The deadly collapse of a Bangladeshi factory that claimed 1,127 lives has left governments and clothing retailers scrambling to find a viable solution to the shockingly poor safety standards in the South Asian country.
Coming to the forefront of the debate, both critics of global capitalism and pro-market supporters are asserting their opinions of what should be done to reform working standards in developing countries on the whole — ranging from complete boycott to a do-nothing policy.
In all, it is true that so-called sweatshop labor has been an overall boon to the Bangladeshi economy — raising the country’s average wages and standard of living. And it is true that past attempts to crack down on sweatshop factories and child labor have just led to increased prostitution and starvation. However, that doesn’t mean there is nothing to be done to improve working standards.
Here are some market-oriented reforms that could be championed by both sides of the debate and lead to increased safety.
1. Scrapping Useless Safety Regulations For Higher Company Liability
The recent push for stricter safety standards could be all for naught. Safety regulations in these countries have been notoriously hard to enforce and all but useless. For instance, the Bangladeshi garment factory that caught fire in November, killing 112 people, passed safety inspections by the government. Afterwards it was found that the fire extinguishers were empty and just put there to appease government officials.
Replacing these difficult-to-enforce regulations with a well-established system of company liability would provide an actual incentive for companies to increase safety standards. As it is now, most factories and foreign retailers aren’t liable in the event of an accident or death.
Now, in the complex chain of production we have in a modern economy, it may be hard to determine where the product comes from. Nonetheless, the clothing manufacturers and foreign retailers like Walmart and GAP can amend their contracts to determine joint or sole liability.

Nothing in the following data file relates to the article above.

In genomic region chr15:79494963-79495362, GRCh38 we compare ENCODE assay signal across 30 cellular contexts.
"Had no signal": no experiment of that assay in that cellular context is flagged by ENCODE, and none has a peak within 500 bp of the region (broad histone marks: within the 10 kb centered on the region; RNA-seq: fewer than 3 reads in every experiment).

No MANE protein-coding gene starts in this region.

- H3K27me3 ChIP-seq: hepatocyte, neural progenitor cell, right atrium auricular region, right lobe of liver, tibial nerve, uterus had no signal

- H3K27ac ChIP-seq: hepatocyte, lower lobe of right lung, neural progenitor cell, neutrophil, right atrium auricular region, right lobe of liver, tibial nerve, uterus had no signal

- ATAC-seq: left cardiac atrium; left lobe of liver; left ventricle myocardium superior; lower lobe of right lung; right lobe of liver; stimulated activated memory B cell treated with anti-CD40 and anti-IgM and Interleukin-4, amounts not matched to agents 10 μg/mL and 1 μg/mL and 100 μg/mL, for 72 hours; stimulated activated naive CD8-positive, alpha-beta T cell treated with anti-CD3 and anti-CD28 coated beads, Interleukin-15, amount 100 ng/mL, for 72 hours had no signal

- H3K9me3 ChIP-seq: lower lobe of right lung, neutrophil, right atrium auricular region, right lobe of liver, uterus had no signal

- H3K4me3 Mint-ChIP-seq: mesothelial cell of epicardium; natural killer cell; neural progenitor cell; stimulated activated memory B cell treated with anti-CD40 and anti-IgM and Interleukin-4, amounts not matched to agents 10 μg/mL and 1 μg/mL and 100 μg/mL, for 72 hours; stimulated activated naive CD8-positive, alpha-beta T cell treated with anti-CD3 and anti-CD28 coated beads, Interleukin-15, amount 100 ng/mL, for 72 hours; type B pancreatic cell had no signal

2. Cutting Red Tape
Reducing regulation and cutting bureaucratic red tape could actually increase worker safety. By freeing up the funds now used for compliance costs and trade tariffs, Bangladesh, the U.S., and the E.U. could make it less costly for companies to do business, thereby allowing them to use more of their funds for their workers.
According to the World Bank, Bangladesh has one of the highest trade barriers and difficult institutional environments in the world. Moreover, governments like ours in the U.S. hurt workers in developing countries by imposing higher tariffs on their products. For example, the U.S. imposes only a 4% tariff on the average but 15 percent duty on ready-made garments imported from Bangladesh.
Cleaning up this bureaucratic mess and freeing up trade would spur economic growth and increase the wages and working standards in Bangladesh.
3. Allow Unions to Play a Role
Increased economic liberalization and rule of law in Bangladesh could help workers not only start unions but maintain them as well.
Previously, the Bangladesh government allowed factory owners to veto the participation of any individual worker in a labor union. But the public outcry after the deadly factory collapse has fortunately made the government change its stance and allow workers to more freely organize.
Despite what many on the right would say, unions help establish reasonable and enforceable contracts between workers and employers. Many Bangladeshi garment laborers have lamented over employers who don’t pay their wages consistently and go back on agreed upon contracts.
Government reform of union restrictions and enforceable contracts between factory owners and workers could help find equitable agreements on safety, wages, and benefits.
Ultimately, though, economic development rather than legal mandates will improve safety conditions in Bangladesh as well as other developing countries. As productivity and wages rise over time, workers will demand and receive more safety.
It is up to governments to allow markets to work. Only by cutting overbearing regulation and bureaucracy under the rule of law can we achieve higher safety and well-being for those workers in dire need of change.